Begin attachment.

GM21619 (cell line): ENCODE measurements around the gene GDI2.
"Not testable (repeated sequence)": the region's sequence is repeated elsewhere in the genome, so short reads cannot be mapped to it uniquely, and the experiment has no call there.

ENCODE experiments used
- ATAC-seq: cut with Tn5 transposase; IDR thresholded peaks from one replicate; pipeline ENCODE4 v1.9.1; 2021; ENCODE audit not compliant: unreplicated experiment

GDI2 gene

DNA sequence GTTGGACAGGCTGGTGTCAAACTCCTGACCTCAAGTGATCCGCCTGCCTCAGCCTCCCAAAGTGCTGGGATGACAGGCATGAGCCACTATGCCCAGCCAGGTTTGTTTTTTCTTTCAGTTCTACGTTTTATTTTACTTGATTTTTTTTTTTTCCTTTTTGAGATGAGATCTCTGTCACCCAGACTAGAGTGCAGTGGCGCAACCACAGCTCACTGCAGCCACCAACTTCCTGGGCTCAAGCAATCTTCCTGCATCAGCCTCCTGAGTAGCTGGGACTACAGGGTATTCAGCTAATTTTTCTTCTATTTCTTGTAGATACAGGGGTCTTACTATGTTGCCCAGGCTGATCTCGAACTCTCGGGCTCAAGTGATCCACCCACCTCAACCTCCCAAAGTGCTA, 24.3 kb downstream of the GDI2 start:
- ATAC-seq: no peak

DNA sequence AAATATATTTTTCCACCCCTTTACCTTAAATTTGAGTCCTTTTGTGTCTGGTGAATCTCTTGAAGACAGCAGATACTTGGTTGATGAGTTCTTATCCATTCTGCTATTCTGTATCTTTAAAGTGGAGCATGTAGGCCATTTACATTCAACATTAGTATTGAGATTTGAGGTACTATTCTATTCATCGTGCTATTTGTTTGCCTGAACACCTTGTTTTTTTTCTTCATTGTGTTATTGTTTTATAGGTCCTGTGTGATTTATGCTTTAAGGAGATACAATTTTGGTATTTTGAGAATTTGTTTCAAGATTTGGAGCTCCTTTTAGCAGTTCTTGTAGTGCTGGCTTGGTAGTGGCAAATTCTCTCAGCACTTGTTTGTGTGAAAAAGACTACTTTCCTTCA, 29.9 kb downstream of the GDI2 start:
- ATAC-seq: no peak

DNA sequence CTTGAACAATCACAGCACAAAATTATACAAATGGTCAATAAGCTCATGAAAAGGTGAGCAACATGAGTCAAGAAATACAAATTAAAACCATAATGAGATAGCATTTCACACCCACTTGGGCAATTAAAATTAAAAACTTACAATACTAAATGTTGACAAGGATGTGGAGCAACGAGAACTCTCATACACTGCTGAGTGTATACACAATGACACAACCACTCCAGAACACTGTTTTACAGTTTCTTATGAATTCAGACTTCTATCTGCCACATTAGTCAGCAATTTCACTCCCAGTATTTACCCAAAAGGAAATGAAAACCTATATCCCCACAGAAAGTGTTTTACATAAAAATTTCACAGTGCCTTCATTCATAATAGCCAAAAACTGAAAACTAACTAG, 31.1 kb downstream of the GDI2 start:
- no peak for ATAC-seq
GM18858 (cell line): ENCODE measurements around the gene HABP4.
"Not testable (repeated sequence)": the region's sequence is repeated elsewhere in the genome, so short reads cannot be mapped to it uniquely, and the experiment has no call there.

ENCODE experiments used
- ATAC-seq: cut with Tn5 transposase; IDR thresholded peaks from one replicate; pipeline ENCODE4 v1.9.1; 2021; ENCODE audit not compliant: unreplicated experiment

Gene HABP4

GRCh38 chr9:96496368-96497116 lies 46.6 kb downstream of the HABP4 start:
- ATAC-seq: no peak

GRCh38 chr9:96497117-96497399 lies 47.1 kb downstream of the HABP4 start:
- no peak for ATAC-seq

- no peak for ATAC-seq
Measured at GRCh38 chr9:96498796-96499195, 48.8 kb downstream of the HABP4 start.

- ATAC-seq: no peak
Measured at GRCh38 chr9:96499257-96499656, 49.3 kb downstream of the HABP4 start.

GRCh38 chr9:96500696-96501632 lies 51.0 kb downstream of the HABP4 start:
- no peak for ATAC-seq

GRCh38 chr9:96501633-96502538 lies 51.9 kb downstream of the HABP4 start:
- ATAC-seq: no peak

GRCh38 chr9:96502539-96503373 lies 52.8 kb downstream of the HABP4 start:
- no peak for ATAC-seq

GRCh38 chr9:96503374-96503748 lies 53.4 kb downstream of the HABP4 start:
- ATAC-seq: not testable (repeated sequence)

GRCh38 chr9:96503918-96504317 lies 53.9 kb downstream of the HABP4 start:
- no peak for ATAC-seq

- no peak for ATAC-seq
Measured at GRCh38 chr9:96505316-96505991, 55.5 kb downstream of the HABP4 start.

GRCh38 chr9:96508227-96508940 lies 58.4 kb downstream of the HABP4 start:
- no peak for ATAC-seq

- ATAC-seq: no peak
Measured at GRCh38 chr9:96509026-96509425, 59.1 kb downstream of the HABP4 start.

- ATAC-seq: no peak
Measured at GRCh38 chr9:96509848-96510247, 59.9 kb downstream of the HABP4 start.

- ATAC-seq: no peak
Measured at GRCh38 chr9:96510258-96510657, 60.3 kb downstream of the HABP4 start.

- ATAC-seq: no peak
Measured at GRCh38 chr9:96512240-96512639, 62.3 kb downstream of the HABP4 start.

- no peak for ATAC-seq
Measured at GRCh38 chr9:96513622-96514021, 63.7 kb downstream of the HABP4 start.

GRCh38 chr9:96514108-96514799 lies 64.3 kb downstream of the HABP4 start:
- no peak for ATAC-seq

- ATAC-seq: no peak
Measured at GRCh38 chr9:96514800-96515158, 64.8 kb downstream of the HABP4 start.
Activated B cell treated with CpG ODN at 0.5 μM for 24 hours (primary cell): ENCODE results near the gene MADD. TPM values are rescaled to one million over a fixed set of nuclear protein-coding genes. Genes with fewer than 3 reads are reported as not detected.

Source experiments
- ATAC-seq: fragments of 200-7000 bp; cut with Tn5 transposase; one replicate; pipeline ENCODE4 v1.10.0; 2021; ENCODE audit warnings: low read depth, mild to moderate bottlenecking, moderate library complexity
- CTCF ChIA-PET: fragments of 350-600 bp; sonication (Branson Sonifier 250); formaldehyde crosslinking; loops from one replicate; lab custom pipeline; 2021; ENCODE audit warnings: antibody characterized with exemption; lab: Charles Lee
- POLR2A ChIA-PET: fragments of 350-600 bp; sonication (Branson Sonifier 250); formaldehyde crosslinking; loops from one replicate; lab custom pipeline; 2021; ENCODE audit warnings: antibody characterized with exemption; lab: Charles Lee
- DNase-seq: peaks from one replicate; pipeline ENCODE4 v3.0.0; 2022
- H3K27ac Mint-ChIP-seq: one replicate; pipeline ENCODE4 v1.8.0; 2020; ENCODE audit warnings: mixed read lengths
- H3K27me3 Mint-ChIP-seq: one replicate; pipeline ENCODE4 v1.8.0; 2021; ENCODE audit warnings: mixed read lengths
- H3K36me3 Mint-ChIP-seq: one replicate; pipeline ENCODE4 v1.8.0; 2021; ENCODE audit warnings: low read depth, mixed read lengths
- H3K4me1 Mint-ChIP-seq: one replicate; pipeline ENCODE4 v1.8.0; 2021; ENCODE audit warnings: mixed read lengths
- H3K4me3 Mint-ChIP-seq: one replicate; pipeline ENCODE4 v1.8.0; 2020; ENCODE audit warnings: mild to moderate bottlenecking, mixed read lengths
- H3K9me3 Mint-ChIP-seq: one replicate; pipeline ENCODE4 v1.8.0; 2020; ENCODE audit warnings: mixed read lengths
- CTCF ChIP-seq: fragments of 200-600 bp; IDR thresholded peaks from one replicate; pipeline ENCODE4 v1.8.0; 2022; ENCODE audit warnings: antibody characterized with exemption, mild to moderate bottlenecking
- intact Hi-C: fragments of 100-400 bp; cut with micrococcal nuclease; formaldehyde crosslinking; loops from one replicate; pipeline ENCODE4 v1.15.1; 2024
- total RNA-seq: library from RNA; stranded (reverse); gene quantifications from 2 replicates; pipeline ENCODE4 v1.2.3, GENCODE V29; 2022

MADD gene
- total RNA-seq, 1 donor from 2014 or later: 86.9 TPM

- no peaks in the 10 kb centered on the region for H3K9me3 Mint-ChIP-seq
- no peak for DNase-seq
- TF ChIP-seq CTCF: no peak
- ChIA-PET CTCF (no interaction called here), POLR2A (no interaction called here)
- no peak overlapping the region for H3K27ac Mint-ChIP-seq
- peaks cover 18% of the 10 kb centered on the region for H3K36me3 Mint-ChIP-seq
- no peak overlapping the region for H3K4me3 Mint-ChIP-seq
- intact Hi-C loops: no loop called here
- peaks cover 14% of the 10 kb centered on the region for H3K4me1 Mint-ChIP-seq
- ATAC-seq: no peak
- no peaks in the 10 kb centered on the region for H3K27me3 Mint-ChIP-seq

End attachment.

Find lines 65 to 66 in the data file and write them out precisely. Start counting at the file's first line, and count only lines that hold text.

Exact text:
- CTCF ChIP-seq: fragments of 200-600 bp; IDR thresholded peaks from one replicate; pipeline ENCODE4 v1.8.0; 2022; ENCODE audit warnings: antibody characterized with exemption, mild to moderate bottlenecking
- intact Hi-C: fragments of 100-400 bp; cut with micrococcal nuclease; formaldehyde crosslinking; loops from one replicate; pipeline ENCODE4 v1.15.1; 2024